Is it possible that the binary variables below be modeled as continuous variables?

\begin{alignat}2\max&\quad\sum _{{e\in E}}w(e_{j})\cdot y_{j}\\\text{s.t.}&\quad\sum {x_{i}}\leq k,\quad&(\text{no more than}\,\,k\,\,\text{sets are selected})\\&\quad{\sum _{e_{j}\in S_{i}}x_{i}\geq y_{j}},\quad&(\text{if}\,\,y_{j}>0\,\,\text{then at least one set}\,\,e_{j}\in S_{i}\,\,\text{is selected})\\&\quad{y_{j}\in \{0,1\}},\quad&(\text{if}\,\,y_{j}=1\,\,\text{then}\,\,e_{j}\,\,\text{is covered})\\&\quad{x_{i}\in \{0,1\}},\quad&(\text{if}\,\,x_{i}=1\,\,\text{then}\,\,S_{i}\,\,\text{is selected for the cover})\end{alignat}

  • $\begingroup$ What is nonlinear here? $\endgroup$
    – RobPratt
    Apr 20, 2020 at 21:39
  • $\begingroup$ Sorry, actually the correct question should be: Is it possible that the binary variables above be modeled as continuous variables? $\endgroup$
    – foliveira2
    Apr 20, 2020 at 22:30
  • 1
    $\begingroup$ Hi and welcome to ORSE. Could you please edit your question based on the comment that you posted? $\endgroup$ Apr 20, 2020 at 23:23
  • $\begingroup$ The max covering problem is well known to be NP hard, meaning a linear formulation would require an exponential number of variables/constraints $\endgroup$
    – Sune
    Apr 21, 2020 at 13:21
  • $\begingroup$ @OguzToragay sure! $\endgroup$
    – foliveira2
    Apr 21, 2020 at 18:31

1 Answer 1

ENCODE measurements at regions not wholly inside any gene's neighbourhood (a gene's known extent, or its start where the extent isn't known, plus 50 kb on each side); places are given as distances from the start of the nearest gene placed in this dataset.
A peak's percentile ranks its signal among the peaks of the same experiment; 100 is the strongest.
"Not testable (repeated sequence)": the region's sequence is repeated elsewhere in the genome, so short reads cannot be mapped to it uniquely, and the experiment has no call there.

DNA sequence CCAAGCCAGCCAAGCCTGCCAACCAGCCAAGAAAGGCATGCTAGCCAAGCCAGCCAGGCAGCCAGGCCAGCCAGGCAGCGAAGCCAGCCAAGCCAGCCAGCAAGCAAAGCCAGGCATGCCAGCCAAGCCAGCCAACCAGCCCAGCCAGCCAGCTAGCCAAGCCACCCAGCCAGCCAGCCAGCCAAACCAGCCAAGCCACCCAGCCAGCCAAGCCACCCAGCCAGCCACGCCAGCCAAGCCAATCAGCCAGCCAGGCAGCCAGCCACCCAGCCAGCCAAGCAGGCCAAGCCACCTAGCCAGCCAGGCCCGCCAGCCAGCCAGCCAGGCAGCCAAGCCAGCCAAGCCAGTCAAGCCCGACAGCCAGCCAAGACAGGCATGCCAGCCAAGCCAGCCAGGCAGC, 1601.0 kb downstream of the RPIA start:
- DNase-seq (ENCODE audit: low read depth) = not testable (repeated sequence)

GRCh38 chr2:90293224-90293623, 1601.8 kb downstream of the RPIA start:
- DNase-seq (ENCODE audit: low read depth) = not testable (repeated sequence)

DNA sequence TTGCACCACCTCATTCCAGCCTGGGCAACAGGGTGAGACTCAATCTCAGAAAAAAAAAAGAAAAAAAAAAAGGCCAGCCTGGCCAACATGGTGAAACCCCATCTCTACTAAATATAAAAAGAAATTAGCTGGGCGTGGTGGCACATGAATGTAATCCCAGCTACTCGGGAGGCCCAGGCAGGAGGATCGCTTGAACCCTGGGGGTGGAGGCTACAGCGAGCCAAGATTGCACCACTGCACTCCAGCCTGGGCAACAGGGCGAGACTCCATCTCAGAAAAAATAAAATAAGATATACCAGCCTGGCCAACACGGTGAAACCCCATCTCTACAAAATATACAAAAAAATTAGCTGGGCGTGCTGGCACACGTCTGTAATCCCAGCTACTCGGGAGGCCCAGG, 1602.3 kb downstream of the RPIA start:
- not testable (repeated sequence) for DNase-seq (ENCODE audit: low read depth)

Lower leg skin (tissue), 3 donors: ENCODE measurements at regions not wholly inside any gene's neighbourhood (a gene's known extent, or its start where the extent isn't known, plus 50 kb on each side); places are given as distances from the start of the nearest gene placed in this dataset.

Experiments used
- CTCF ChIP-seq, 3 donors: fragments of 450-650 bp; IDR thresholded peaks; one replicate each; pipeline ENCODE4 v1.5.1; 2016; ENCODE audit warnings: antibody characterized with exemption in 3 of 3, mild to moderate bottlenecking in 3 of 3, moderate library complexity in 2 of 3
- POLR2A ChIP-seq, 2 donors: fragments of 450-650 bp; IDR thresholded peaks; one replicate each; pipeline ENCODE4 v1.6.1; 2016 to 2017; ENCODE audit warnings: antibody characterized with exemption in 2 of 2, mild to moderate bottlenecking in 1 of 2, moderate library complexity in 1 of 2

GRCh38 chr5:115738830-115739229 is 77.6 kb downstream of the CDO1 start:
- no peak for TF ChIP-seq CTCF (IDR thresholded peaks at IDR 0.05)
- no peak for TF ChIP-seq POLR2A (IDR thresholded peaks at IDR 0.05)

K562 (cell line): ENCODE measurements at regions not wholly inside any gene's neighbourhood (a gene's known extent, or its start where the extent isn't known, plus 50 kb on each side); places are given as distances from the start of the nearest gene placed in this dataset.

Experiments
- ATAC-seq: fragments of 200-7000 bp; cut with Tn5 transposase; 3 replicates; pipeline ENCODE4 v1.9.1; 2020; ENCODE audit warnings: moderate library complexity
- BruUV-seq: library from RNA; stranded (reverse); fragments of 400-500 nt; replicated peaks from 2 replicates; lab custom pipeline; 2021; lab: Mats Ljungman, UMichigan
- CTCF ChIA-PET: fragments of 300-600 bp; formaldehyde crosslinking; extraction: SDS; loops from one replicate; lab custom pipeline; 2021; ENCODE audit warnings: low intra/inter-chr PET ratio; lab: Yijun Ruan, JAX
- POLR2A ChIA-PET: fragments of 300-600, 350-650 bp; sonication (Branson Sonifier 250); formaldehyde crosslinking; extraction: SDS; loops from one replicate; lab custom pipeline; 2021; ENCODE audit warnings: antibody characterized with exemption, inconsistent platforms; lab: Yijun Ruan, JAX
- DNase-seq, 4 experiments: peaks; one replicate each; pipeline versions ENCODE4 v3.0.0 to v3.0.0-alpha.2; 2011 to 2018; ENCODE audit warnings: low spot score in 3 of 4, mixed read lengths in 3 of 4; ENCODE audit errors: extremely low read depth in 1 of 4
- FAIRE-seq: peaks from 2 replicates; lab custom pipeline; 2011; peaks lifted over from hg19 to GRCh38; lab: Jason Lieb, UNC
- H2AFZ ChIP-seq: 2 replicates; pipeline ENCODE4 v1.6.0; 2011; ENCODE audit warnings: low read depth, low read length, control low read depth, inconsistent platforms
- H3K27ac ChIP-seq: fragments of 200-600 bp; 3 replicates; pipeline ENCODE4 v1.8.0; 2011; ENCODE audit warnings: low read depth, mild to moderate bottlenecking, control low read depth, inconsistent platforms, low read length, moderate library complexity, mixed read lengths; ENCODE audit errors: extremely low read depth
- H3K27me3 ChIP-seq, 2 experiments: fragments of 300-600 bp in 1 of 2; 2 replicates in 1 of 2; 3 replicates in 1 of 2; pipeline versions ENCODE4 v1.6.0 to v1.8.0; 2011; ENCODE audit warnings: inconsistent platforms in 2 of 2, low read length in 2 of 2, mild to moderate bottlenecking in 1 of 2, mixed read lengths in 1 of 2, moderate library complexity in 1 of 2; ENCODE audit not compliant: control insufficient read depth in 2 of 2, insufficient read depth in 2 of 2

I think there is no continuous form of the maximal covering location problem (MCLP) with a guarantee of providing the same optimal solution as the integer program. However, in addition to the formulation OP presented, Church & ReVelle (1974)1 proposed a second formulation for the problem in their breakthrough paper, that is as follows:

\begin{alignat}4 \min &\quad z = \sum_{{j\in J}}w_j\cdot \bar y_{j}\\\text{s.t.}&\quad \sum_{i \in N_j} {x_{i}} + \bar y_{j} \geq 1, \qquad \forall j \in J;\tag1\\&\quad \sum_{i \in I} x_{i} = k; \tag2\\&\quad {x_{i} \in \{0,1\}}, \qquad \forall i \in I;\tag3\\&\quad {\bar y_{j} \in \{0,1\}}, \qquad \forall j \in J. \tag4\end{alignat}

and stated that this problem can be solved with continuous variables where both $x_{i}$ and $\bar y_{j}$ are defined as non-negative. That way, in 80% of the cases the optimal solution of the linear program was equal to the zero-one solution in their computations.

P.S. In this formulation $N_j = \{i \in I | d_{ij} \leq S\}$, and $\bar y_j = 1 - y_j$


[1] Church, Richard, and Charles ReVelle. "The maximal covering location problem." Papers of the regional science association. Vol. 32. No. 1. Springer-Verlag, 1974.

  • $\begingroup$ That's great. I'll test that and see if I can get close to 80%. Thank you. $\endgroup$
    – foliveira2
    Apr 21, 2020 at 19:17

Your Answer

By clicking “Post Your Answer”, you agree to our terms of service and acknowledge you have read our privacy policy.

Not the answer you're looking for? Browse other questions tagged or ask your own question.